and a small smile on your lips
as you slept
i could have cried with joy

you sit slumped like an old lady
head against my breast
nipple halfway in your mouth
forehead dripping in sweat
nursing carelessly and sloppily
your fat cheeks
a hydrangea red.


Tuesday, August 16, 2011

Talking To The Dead
Following a well worn path, I think more about ghosts as I age; surgeries, illness, the deaths of my grandparents, of children of women I've known, sudden losses to agonizing to be borne, yet sometimes are.( I say sometime to acknowledge the fact that not everyone makes it after this kind of loss. No. Some are lost to drugs, some abandon their families physically, some emotionally, some unravel mentally, some kill themselves. When a person is told You are so strong to keep going and they reply What choice do I have? I think of the others. )

The first time someone I knew as an adult lost a child was five or so years ago, when a woman I'd known intimately through a private online Attachment Parenting group lost her oldest son, Jordan. He had been ill, that was all, just sick, the way everyone gets sick. Only something happened to his heart- it got very sick, and he went to bed and never woke up. His father found him the next morning. I will never forget Mr. Curry rushing into the bedroom and waking me, voice trembling, to tell me that her son had died. He was a beautiful, sweet boy with dark hair, tall, a religious and faithful boy who loved his big family and cars. Jordan.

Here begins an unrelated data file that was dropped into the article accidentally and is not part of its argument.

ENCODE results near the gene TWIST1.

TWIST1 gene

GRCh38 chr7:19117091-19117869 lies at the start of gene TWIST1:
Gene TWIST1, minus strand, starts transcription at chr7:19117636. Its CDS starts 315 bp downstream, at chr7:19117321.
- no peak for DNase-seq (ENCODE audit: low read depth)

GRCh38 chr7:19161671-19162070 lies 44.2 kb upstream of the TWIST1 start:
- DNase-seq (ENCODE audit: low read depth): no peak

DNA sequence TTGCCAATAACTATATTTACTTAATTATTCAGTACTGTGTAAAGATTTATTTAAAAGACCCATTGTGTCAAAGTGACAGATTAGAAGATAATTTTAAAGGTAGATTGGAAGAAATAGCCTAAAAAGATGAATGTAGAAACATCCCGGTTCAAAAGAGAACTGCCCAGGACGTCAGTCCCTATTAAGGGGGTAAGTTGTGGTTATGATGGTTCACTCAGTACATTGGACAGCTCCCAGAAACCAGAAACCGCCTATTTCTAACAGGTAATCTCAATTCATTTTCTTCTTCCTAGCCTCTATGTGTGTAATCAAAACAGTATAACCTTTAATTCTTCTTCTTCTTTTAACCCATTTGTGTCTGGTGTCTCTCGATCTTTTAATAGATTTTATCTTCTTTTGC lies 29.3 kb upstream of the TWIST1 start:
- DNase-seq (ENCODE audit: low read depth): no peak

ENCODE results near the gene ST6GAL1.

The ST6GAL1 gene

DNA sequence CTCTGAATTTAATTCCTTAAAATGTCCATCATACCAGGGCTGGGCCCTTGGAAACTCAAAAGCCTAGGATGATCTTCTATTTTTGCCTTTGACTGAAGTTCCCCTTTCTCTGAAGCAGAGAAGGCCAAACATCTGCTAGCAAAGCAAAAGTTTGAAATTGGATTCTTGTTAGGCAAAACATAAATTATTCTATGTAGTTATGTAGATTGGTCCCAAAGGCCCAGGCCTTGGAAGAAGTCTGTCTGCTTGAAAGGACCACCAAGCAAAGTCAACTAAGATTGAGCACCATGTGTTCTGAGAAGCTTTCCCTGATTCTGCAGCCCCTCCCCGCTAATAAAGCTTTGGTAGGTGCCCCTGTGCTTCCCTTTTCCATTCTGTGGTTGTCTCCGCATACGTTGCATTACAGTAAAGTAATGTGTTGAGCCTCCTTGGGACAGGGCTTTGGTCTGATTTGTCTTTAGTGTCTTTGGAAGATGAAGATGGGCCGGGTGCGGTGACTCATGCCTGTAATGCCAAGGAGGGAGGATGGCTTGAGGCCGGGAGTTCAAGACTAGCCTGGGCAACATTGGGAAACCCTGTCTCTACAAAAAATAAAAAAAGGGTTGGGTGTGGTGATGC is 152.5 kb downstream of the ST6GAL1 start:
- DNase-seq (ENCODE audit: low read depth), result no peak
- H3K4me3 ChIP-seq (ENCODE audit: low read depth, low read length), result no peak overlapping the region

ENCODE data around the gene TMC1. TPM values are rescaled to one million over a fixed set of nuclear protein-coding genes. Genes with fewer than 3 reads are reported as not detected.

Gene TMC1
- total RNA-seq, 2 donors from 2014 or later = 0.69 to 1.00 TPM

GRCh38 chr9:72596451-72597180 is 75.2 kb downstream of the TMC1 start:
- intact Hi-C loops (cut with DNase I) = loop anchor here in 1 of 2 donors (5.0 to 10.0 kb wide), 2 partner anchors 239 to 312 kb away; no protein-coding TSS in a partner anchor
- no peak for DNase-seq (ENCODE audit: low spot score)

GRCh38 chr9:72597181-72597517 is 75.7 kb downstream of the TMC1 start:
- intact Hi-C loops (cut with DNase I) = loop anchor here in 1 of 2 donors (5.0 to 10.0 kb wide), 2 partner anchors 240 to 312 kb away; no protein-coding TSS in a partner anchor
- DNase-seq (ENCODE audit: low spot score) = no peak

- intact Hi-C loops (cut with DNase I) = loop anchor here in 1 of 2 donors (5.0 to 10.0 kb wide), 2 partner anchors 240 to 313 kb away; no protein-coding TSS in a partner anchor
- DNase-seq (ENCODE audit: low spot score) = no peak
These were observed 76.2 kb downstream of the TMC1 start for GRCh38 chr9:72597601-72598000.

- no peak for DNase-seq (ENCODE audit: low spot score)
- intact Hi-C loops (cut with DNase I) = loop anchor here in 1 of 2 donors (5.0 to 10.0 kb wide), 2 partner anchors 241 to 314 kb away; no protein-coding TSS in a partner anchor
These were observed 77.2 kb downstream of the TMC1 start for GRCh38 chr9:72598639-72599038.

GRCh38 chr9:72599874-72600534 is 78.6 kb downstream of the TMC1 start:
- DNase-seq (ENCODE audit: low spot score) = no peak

When my Grandmother Elizabeth died, I was in the next room. My mother, my aunts, myself, Mr. Curry- I can't even remember who all was there, just that we all were, and that in the half hour before she died, when she had been voiceless and clouded, she sat bolt upright and asked in a worried voice
What time is it? My mother told her. She lay back down, appeased, it seemed. I left the room, to breathe, and she died while I was in the hallway. I look at the trees and the sky and wonder, now and again, if she's anywhere, and if she is, could it be there? In the gem green palm of the leaf of her favorite tree?

Up on Saturday night, Ever sleeping in the bed, I watched a story on what I thought was about Loretta Lynn, the country singer, but turned out to actually be about her haunted house, a colonial built in the late 1800's that stood next to a church which was used for medical purposes during the Civil War. Loretta's own son died close to that house, her oldest boy rode his horse through the river and never made it to the other side. The children were interviewed about their various encounters with ghosts, and the daughter talked of a woman in white, 'expressionless', floating into her room, then taking two, three steps backward into her bathroom when the little girl called to her Nanny. These kinds of stories and interviews have been around since people have been talking, but I'm recently hearing them all around me.

Two weeks ago my preschool started collecting books for a sale one of the teachers is having to raise money for her class, and I snagged a few books to read and return. I read one of them that weekend, a book by a medium named John Edward. He talks about spirits, how they visit him, how they see their 'opening' like a door opening, when he talks to someone they loved, and they move toward that door and clamor for his attention. What they want most, he says, is to tell us it's OK. They don't want us to suffer or worry. They are all right. If your child died and you could talk to them on the other side, what else could you want to hear more?